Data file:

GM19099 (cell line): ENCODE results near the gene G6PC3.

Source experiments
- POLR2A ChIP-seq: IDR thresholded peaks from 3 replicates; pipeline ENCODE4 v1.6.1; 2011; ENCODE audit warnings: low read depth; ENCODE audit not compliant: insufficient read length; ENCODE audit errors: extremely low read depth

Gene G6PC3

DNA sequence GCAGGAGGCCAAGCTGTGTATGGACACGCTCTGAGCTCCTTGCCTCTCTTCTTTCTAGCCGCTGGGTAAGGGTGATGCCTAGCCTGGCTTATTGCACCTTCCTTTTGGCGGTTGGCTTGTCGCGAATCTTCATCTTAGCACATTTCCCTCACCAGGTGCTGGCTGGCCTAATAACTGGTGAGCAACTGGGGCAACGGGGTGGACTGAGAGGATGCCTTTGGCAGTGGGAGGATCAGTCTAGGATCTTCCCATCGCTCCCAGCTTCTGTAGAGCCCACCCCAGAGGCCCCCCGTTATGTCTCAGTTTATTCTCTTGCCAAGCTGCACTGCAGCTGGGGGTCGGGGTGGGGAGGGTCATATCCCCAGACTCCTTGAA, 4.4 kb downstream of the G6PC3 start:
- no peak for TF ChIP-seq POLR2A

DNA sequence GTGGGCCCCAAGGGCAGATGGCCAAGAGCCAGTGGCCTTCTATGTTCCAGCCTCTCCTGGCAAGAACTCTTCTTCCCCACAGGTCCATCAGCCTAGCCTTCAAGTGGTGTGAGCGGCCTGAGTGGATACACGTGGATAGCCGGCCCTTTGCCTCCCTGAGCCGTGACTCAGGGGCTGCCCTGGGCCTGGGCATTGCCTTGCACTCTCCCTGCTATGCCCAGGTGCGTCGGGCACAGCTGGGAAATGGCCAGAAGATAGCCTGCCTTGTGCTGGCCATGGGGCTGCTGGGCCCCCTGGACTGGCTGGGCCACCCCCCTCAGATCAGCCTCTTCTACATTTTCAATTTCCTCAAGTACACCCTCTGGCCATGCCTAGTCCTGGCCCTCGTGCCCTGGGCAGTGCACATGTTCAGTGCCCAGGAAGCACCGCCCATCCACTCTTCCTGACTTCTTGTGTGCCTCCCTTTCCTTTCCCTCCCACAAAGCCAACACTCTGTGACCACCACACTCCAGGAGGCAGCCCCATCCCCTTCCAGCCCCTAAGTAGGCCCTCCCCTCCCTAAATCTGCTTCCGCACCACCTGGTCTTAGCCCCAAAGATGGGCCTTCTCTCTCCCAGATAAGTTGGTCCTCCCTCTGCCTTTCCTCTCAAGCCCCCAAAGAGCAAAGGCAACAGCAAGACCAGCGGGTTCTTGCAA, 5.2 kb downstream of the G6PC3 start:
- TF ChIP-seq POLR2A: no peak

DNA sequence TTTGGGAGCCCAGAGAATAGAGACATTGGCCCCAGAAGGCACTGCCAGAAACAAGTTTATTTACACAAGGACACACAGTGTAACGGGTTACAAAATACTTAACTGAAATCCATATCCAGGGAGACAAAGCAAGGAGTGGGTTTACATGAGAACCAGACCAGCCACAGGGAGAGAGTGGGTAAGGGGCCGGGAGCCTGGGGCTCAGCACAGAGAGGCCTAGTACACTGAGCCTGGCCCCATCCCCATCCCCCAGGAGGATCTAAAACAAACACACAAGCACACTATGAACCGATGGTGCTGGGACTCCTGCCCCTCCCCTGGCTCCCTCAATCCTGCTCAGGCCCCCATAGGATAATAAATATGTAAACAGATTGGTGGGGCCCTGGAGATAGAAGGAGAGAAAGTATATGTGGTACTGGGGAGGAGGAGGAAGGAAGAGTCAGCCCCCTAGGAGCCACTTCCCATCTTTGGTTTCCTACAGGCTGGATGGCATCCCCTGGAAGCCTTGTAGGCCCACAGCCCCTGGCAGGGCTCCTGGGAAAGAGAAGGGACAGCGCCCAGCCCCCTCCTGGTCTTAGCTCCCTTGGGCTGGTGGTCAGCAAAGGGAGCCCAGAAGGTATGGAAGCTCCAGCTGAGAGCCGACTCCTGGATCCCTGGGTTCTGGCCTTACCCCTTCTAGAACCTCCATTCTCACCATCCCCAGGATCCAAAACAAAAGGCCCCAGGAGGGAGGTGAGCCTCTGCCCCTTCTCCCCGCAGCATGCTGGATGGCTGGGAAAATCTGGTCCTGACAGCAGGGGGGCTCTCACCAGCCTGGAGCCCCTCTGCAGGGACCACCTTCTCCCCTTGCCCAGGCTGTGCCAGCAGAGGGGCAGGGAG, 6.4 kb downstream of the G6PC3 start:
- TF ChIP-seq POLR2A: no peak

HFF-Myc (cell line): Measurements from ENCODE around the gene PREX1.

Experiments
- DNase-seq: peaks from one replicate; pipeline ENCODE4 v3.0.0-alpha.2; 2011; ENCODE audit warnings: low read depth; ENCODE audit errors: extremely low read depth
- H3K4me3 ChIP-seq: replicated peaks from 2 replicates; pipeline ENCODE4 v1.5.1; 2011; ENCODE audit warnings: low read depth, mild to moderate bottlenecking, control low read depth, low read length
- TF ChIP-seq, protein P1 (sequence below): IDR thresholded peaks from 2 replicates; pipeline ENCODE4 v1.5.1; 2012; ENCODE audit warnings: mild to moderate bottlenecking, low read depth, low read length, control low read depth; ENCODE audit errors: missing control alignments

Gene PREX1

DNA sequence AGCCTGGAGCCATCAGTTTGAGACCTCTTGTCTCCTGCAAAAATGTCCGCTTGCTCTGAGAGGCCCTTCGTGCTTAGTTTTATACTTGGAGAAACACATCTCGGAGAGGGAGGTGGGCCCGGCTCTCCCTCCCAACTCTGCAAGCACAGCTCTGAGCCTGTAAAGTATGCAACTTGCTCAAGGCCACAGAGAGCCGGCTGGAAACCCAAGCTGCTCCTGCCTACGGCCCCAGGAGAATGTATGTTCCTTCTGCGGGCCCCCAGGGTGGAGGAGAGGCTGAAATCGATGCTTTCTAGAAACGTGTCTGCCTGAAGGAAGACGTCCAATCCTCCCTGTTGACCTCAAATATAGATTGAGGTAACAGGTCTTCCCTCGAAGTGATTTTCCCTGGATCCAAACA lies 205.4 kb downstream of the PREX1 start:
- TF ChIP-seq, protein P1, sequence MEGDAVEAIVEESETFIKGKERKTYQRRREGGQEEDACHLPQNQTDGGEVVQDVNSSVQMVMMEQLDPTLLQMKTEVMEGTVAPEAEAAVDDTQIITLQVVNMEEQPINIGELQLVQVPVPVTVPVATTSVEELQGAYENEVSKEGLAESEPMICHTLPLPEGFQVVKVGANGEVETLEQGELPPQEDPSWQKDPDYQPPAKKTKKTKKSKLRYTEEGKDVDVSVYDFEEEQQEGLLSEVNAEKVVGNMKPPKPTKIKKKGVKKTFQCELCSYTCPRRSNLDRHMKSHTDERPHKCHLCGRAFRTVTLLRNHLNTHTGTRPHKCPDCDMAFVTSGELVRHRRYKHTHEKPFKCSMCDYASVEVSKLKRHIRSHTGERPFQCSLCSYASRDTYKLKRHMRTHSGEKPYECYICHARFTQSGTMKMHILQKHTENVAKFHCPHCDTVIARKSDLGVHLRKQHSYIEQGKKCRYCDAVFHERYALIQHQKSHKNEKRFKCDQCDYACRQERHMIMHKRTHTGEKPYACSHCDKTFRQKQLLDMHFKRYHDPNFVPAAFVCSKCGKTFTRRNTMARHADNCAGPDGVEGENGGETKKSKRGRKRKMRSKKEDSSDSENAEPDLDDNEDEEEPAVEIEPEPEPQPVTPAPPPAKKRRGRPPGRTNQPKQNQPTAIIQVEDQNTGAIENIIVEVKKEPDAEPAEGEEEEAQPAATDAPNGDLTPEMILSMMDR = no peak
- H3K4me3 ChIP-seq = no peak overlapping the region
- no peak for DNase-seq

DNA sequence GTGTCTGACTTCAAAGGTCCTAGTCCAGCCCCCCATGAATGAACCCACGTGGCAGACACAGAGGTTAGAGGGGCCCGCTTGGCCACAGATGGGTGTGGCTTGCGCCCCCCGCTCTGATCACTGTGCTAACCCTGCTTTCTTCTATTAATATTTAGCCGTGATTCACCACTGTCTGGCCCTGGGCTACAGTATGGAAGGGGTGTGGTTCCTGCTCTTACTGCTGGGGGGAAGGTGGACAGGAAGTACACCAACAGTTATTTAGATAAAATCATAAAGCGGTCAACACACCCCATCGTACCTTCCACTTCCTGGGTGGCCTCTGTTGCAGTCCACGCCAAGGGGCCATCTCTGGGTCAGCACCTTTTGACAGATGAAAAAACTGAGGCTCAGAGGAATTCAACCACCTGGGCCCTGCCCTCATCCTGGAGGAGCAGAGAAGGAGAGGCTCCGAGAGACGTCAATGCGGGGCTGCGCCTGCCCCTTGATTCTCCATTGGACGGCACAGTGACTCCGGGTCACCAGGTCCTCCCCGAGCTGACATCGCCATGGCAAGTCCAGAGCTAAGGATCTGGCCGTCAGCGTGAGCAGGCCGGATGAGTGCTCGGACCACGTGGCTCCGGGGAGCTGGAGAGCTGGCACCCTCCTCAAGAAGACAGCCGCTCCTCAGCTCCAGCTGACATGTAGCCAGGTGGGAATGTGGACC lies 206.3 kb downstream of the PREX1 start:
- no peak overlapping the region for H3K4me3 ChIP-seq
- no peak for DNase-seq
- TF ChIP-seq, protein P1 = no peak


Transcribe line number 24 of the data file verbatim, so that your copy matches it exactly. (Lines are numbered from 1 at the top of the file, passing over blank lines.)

- TF ChIP-seq, protein P1 = no peak